Ever since we got back from our epic road trip through Europe I have wanted to tell you about it. But describing an adventure that took in 2,000 miles, three countries, 17 days and countless meals, experiences and stop-offs was a bit of a daunting task and one I have to confess I’ve been putting off.
Now I’m actually doing it I’ve realised that there’s far too much for one blog post, unless you’re up for a bit of War and Peace on a Saturday, so I’m turning it into a little series. Don’t worry, it won’t go on forever, but this way you can have a few bite-sized pieces rather than the whole lot in one go. So without further ado, here’s Part 1 – England to Tuscany.
If you follow me on social media, you’ll have seen the flurry of photos, Insta-snaps and tweets that documented our first epic trip in the camper van. Over 17 days we planned to drive through France, into Italy and to Tuscany where we would spend a week back at Tenuta Chiudendone, the gorgeous agriturismo I discovered last year for Mr M’s birthday.
I won’t give you chapter and verse of every single little bit, but here’s the breakdown of how we planned the route. We wanted to make sure we had time to get stuff in rather than ploughing through Europe, so while we could have got to Tuscany far quicker, we wouldn’t have had half as much fun.
Monday night – drive to Folkestone and stay over
Tuesday – Eurotunnel to France then drive to Epernay to drink champagne and make merry
Wednesday – drive to Beaune, Burgundy to drink all the wine
Thursday – drive to Chamonix to see the mountains
Friday – drive into Italy, stopping in Genoa
Saturday – drive to Tuscany, via Cinque Terre, ready to spend a week relaxing
So far, so good. We set off on Monday night and settled into the Holiday Inn (dogs included!) ready for an early start the next morning. I won’t bore you with details of every bit of driving and every tiny stop off, but more of the edited highlights. That way, if you ever fancy doing something similar it might inspire you on places to stop.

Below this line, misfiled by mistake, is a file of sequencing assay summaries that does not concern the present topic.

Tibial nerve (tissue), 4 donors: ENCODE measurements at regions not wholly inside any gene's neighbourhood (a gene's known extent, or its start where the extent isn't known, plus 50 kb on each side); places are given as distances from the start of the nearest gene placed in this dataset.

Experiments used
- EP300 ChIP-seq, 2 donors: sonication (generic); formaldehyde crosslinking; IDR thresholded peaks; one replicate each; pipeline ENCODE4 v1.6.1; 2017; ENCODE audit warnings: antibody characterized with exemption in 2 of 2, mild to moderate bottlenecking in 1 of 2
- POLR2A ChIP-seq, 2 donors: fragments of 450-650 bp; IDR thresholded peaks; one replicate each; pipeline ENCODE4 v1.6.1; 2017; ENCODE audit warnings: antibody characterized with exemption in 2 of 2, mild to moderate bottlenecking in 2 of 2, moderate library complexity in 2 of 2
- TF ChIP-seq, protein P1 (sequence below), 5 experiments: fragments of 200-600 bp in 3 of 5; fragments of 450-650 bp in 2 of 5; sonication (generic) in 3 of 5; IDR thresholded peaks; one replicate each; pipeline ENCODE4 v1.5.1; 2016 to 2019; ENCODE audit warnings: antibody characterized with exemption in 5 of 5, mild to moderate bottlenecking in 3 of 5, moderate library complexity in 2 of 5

First stop was Epernay, right in the heart of Champagne country. After a lovely lazy picnic of French cheese and wine, we wandered from our campsite into town for our tasting at one of the many champagne houses, Georges Cartier. Lucky for us, they even let dogs in, so we spent a few hours learning all things bubbles and going on a tour of their cellar, pooches and all. It’s probably the only place our mutts will ever be given water out of a champagne bucket!
After the tasting, we found ourselves a typical little French brasserie where we dined on steak and red wine before tottering back to the riverside campsite for some sleep.
The next day it was back on the road to the land of Burgundy wine. Instead of heading for Dijon we went to nearby Beaune, a pretty walled town which is definitely all about the wine. Again, after getting set up (which I’m happy to say in a camper van takes around 11 minutes) we headed into town with the dogs to continue our booze-focused tour of France.
Unlike Epernay, we hadn’t pre-booked a tasting but it proved easier than I could have imagined to just wander into a wine ‘cave’ and sort one out. We happened on ‘Patriarche’, who welcomed us and our four-legged friends with open arms, letting us go on a bargain self-guided tour through the cellars while tasting some of their different wines.
Another tasting done, another meal in a pretty little restaurant on the square washed down with plenty of local wine and another early-ish night ready to hit the road the next day.
The next stop was Chamonix – the first place I ever went skiing and somewhere Mr M and I have been meaning to return to in the summer for years. Despite the small matter of two flat tyres on our poor friend’s car, we got it all sorted and made it to Chamonix in time to take in the mountain views and beautiful walk into town.
While we only had a few hours in Chamonix, I reckon you could easily go back for days, hiking, canoeing, taking in the spectacular scenery. Instead, we had ourselves a nice walk then found a restaurant in the pretty town to try some Alpine food before moving on to warmer climes. Steak, bone marrow, cheese. We had the lot.
The Italian Riviera and Cinque Terre
The next day we crossed the border and headed to Genoa, right on the Italian Riviera. Tired from all the previous nights’ shenanigans, we had a night at the campsite and prepared for the next day where we’d decided to pack a helluva lot in. We originally planned to drive to Tuscany for a week in our lovely villa, but once I spotted that the Italian Riviera – perfect spot to teach our pooch to swim – was en route, along with a place that’s been on my list for a long, long time, Cinque Terre, we had a busy day ahead.
We started with a trip to Sestri Levante, just down the coast from Genoa, where after nearly a year we finally persuaded Brandy to swim in the sea with us. From there we headed to La Spezia, the biggest place to access Cinque Terre, a UNESCO world heritage site. We boarded a train for one of the five villages, Manarola and took in the view (despite the shit weather) before heading off to Tuscany. (Not, of course, before I managed to slip my way down a flight of stairs in epic fashion).
And that, my friends, is the first leg of our epic European trip. I feel like this blog post is far too brief to do any of it justice, but hopefully it will give you a taster of what we did, the crazy experiences we had, and the distance we covered.
Next instalment – our week in Tuscany 😉